Groundhog Day is a tradition celebrated mostly in the US and Canada, yearly on Feb. 2nd, in which if a groundhog sees its shadow, winter will persist, and if the groundhog doesn’t, then winter will end. Plainly, there’s not much correlation between what a groundhog sees or doesn’t see, and the weather. But this has been the subject of celebrations since at least the 1840s (Wikipedia: Groundhog Day), and the subject of Groundhog Day, an unusual and funny movie starring Bill Murray, Andie MacDowell, and at least one groundhog (whose name was Scooter, according to IMDB). Yet, none of the celebrations of Groundhog Day, or the movie, touch on a pressing question: what trademark registrations and patents are related to groundhogs?
Groundhog Day patents
Perhaps understandably, there do not appear to be any patents or patent applications related to Groundhog Day. This is not to say that there couldn’t be – just that no one has filed any. There are patents and applications related to groundhogs and woodchucks. Many of these relate to repellents, as people seek to keep the animals out of farms and gardens. Sure, they’re cute enough when you want them to predict that winter is over, but when they’re destroying your crops, they’re less adorable.
For instance, US Patent Application 20060174533, for an Animal Repellent System, described “deterrent means for effectuating a repellant component of [an] animal repellent system… thereby dissuading said animals from entering said particular area.” Exactly. Stay away from the tomatoes! Other approaches to dealing with these burrowing rodents include ones like the image featured at the top of this post. If you didn’t recognize it, an explanation is at the end.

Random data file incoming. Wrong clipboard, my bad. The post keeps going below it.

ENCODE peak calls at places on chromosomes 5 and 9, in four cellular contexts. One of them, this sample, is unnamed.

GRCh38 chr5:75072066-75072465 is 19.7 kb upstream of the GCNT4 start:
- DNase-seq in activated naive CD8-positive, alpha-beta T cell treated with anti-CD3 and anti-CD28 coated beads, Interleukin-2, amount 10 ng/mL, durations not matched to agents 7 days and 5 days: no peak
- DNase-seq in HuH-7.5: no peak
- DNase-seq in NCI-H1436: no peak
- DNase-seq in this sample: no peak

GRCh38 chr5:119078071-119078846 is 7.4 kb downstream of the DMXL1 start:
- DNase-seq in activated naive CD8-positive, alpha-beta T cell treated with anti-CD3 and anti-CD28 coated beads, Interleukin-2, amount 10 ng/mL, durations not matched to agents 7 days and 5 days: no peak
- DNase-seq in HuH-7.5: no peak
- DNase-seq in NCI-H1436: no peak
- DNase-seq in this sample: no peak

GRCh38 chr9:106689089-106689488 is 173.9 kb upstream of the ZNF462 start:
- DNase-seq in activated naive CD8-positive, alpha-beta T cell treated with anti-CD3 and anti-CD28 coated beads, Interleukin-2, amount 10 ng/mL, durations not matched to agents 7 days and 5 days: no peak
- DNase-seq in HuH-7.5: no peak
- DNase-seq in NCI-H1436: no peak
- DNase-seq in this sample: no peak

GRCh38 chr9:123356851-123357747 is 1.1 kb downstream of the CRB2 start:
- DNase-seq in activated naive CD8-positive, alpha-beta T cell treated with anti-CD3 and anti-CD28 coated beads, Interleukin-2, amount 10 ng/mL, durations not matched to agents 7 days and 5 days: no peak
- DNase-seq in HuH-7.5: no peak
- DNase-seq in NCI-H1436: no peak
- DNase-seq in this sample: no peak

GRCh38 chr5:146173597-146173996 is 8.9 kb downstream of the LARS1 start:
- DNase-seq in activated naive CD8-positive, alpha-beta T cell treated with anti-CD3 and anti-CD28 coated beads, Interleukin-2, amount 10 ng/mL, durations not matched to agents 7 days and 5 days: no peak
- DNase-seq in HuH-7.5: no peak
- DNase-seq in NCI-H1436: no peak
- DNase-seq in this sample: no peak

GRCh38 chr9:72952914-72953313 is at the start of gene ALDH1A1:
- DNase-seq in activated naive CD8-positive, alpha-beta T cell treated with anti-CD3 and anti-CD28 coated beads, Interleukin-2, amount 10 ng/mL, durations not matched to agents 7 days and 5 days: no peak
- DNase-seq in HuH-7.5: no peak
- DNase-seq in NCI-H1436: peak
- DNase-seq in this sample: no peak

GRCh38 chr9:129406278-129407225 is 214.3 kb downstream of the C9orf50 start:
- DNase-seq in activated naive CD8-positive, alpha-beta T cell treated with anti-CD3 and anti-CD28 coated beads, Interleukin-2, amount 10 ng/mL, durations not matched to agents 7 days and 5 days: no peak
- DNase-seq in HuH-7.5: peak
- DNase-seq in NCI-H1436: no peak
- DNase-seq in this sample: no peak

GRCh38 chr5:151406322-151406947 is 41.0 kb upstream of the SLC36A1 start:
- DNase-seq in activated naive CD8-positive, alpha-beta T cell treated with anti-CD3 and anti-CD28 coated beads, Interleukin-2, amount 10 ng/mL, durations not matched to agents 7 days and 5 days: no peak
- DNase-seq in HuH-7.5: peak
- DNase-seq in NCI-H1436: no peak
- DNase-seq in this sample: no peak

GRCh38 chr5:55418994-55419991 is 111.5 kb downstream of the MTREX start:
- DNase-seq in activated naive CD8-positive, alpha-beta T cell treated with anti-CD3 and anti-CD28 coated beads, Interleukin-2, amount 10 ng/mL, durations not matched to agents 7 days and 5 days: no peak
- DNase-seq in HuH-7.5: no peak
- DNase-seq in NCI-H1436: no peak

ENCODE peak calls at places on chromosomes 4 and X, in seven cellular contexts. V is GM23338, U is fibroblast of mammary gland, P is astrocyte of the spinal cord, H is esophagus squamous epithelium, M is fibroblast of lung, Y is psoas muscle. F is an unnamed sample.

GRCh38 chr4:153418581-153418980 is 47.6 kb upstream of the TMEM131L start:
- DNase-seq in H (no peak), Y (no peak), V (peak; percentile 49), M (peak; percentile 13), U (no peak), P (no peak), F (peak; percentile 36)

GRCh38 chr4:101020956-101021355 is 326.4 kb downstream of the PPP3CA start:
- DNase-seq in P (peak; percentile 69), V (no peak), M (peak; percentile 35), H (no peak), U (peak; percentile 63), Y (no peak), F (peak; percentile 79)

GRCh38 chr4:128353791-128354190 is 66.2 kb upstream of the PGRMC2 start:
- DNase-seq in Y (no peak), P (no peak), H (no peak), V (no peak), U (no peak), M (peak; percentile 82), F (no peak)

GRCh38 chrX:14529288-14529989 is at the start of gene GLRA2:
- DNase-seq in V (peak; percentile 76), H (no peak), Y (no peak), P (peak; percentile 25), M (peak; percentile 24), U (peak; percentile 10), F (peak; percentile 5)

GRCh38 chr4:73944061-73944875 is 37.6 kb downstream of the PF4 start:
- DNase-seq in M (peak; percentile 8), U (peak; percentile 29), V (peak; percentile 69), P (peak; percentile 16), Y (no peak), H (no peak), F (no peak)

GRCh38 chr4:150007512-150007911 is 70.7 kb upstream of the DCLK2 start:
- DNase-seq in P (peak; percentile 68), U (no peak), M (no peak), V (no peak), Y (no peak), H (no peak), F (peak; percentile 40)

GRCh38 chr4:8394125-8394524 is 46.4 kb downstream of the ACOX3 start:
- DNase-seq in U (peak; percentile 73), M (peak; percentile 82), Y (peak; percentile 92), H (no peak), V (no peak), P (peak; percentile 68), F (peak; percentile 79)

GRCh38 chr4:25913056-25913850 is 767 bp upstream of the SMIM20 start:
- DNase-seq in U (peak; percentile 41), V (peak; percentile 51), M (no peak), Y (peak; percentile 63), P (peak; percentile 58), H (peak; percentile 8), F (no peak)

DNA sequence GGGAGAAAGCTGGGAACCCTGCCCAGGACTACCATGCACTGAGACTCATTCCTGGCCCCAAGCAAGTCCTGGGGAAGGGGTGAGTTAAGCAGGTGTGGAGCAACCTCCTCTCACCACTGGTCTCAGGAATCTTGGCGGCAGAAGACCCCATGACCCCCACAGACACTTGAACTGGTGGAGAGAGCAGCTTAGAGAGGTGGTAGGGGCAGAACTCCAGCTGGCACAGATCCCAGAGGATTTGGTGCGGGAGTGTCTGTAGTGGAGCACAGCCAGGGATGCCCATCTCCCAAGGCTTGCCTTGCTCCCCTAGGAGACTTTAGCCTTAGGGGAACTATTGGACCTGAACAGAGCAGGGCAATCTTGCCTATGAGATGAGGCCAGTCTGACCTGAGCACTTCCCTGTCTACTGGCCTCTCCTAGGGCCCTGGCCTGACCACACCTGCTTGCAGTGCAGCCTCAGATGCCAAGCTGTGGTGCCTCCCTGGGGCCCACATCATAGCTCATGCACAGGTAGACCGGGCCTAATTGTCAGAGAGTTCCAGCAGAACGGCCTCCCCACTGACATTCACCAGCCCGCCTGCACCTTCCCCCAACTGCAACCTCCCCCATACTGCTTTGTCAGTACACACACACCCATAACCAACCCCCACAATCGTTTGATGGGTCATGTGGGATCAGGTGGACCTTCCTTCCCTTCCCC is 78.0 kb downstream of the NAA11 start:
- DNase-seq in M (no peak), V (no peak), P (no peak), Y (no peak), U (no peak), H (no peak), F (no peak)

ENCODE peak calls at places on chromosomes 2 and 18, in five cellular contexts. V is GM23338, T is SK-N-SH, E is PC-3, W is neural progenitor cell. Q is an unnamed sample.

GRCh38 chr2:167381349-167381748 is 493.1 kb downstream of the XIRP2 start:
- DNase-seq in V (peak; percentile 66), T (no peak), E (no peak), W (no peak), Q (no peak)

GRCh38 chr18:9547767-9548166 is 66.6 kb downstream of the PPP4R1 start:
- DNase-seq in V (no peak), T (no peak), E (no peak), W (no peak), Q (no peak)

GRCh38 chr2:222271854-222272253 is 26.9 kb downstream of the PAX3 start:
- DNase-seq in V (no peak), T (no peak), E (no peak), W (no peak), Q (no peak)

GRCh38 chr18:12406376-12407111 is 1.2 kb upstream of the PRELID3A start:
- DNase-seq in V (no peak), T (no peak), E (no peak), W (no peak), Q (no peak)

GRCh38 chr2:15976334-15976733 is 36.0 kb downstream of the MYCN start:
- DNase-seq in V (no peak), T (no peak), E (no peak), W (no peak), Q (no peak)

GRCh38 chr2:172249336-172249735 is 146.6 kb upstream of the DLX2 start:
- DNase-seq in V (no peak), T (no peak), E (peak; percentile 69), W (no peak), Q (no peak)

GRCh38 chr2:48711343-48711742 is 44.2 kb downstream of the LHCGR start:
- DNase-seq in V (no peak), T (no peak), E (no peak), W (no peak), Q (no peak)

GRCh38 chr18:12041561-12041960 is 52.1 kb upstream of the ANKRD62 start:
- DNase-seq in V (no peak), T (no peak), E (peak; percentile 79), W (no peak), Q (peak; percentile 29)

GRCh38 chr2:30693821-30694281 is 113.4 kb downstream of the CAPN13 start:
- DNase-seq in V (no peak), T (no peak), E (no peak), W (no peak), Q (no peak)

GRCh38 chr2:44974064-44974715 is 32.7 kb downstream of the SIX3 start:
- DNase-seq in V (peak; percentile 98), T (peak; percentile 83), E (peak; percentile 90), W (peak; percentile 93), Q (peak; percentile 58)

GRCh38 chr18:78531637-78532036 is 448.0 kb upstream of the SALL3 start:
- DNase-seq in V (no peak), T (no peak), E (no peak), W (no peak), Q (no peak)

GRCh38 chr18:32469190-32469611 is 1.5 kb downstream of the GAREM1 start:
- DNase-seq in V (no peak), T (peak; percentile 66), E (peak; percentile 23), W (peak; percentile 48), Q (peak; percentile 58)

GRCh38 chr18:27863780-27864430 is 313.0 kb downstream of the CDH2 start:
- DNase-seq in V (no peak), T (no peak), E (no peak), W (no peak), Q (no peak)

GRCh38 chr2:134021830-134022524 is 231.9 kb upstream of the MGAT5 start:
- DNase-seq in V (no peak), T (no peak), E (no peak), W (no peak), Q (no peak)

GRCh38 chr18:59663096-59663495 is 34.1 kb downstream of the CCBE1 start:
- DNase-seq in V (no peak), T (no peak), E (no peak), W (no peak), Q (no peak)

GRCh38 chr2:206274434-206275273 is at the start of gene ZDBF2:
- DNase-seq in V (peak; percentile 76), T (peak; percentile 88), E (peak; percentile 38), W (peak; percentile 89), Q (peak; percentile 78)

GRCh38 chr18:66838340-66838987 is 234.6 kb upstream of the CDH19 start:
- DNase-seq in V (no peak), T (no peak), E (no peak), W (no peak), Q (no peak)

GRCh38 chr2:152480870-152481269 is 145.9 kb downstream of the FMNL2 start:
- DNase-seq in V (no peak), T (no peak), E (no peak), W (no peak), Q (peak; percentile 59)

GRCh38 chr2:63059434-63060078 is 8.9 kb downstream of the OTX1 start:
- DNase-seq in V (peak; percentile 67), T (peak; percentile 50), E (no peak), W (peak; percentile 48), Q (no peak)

Groundhog Day trademarks
While there are 86 US trademark registration application records relating to groundhogs or woodchucks, as of this writing, only 32 appear to be in effect. The other 54 are currently listed as “dead,” which likely means they were either abandoned while they were still applications – possibly because of a difficulty in registering them – or abandoned after registration – which can be a choice the owner makes for any of several reasons. You can read more about dead trademarks here, in my blog post.
Of those that are dead, most are the bare word “GROUNDHOG” or “WOODCHUCK.” One is a registration for the phrase “GUS THE SECOND MOST FAMOUS GROUNDHOG IN PENNSYLVANIA” which was applied for by the Pennsylvania Dept. of Revenue for “lottery related products” and “lottery services” (Serial number 85343356). While one can see why they’d like to capitalize on the fame of the most-famous groundhog (more on that in a moment) in Pennsylvania by registering a mark for the second-most famous one, unfortunately for the Penn. DOR, this phrase didn’t function as a mark, and they promptly abandoned the application.
Of the 32 trademark registrations that are active, there are registrations for “hand tools,” “battery chargers,” and many related to woodchucks for Woodchuck brand hard cider, including cider, glassware, taps, and more.